I was pretty surprised to find that I liked this movie.  Not because it was old, because I like plenty of older movies.  It’s not because it’s a musical, even though I tend dislike them.  I was surprised that I liked this movie ’cause I hate Josh so fucking much and he liked it.  But this was an enjoyable movie.  It’s a pretty cool story, first of all.  It’s got this story of the house keeper winning over snotty children, then it’s got this love story, and it’s got some drama in it too.  I would’ve LIKED for there to be some awesome Nazi shootout/battle scenes, but I guess that wasn’t really what they were going for.  The drama wasn’t too heavy, but it was a little tense near the end when they were hiding out from the Nazi’s.  The love story is one you can kind of see coming from the beginning, but it was still well executed.  What surprised me most about this movie is that it had some genuine laughs in it.  I wasn’t expecting comedy out of this movie.  The first part that made me laugh was when Georg was dissing Maria’s dress.  She says “We gave all of our Earthly clothes to the poor,” and Georg asks “What about this one?” and Maria responds “The poor didn’t want this one.”  That’s a pretty solid joke, and it totally caught me off guard.  The kids said a couple of funny things in the movie as well, using the classic “kids say the darnedest things” style.  The movie looks pretty gorgeous too, having been filmed on location in Austria.  Beautiful scenery in this movie, and all very colorful and pleasant to look at.  I would say the thing that scared me most about this movie would be the fact that it was just shy of 3 hours long.  But, to be honest, I didn’t really notice it.  It kept my attention well enough to make time fly pretty quickly, but you should clear your schedule when you sit down to watch this thing.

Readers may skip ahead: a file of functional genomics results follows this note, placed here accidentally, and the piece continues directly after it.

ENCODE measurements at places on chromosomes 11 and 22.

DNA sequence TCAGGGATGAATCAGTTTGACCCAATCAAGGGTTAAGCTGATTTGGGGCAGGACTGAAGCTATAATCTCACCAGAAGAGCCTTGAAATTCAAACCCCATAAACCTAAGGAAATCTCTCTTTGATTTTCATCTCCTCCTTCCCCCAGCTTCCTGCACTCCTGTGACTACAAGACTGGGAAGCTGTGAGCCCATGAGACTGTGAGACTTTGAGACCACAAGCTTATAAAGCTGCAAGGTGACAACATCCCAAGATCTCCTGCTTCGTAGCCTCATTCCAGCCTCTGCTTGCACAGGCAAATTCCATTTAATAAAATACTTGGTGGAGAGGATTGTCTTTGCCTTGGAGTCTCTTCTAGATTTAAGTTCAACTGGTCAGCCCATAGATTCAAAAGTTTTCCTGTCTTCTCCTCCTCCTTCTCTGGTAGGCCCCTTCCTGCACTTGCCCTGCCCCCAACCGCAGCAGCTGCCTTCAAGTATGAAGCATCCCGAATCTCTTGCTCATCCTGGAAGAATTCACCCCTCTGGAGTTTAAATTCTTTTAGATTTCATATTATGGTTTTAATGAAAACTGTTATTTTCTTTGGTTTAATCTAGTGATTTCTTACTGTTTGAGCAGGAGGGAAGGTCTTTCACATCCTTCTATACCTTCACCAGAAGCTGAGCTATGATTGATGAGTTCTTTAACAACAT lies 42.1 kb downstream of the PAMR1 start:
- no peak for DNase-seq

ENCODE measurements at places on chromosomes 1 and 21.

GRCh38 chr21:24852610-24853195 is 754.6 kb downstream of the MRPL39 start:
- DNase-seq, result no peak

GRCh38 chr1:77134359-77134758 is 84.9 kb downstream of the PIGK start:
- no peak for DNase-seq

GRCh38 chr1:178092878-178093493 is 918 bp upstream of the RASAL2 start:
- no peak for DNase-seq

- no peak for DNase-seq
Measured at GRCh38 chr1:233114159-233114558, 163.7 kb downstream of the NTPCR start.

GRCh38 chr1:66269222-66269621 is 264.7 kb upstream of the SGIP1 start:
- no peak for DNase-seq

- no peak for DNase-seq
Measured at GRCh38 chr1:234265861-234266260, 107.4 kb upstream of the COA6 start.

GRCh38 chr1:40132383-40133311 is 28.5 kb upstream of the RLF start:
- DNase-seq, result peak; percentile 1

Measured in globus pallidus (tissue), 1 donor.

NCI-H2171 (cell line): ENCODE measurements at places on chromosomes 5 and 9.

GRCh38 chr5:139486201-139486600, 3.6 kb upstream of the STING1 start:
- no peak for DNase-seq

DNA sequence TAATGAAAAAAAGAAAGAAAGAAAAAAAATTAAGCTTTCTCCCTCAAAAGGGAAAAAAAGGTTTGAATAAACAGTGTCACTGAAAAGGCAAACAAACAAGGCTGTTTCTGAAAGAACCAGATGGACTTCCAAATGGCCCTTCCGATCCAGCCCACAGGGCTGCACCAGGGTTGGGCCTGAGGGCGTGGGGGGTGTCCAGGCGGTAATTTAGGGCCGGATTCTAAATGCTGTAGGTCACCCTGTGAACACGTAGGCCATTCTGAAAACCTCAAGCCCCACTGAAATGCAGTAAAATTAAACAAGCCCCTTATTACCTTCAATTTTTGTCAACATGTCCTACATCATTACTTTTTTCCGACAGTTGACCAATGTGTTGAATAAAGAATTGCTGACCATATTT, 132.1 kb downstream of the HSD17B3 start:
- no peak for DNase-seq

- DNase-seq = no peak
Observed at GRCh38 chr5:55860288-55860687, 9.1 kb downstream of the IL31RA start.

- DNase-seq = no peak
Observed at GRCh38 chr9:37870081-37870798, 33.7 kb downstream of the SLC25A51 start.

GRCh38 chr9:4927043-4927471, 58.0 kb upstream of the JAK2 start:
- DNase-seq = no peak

As with most musicals, I do feel like they broke into song a little too much.  We don’t all need to be singing all the time.  I get it, the von Trapp family were singers, but you really don’t need to have a whole production number just to say “We’re going to bed.”  Because my mother could not be stopped from singing nonstop in my childhood (because of the nail she had lodged in her brain), I knew the greater majority of the songs in this movie by heart.  What I didn’t know was that they were all from this movie.  If you have a decent degree of knowledge involving older songs and musicals (or you’ve seen enough Family Guy), you’ll recognize the greater majority of these songs too.  Obviously “The Sound of Music” is one that we can all figure out came from this movie, but also “Maria” (which is the one that goes “How do we solve a problem like Maria?”), “Sixteen Going on Seventeen”, (These Are a Few of) “My Favorite Things”, “Do-Re-Mi” (the one with “Do, a deer, a female deer”, blah blah blah), “The Lonely Goatherd”, and “Edelweiss” can be found in this movie.  I knew all of them, and if someone hummed a few bars I could sing it, but I just found out that they were from this.  So the songs were indeed an asset to the movie, though one or two were a little drawn out for my tastes.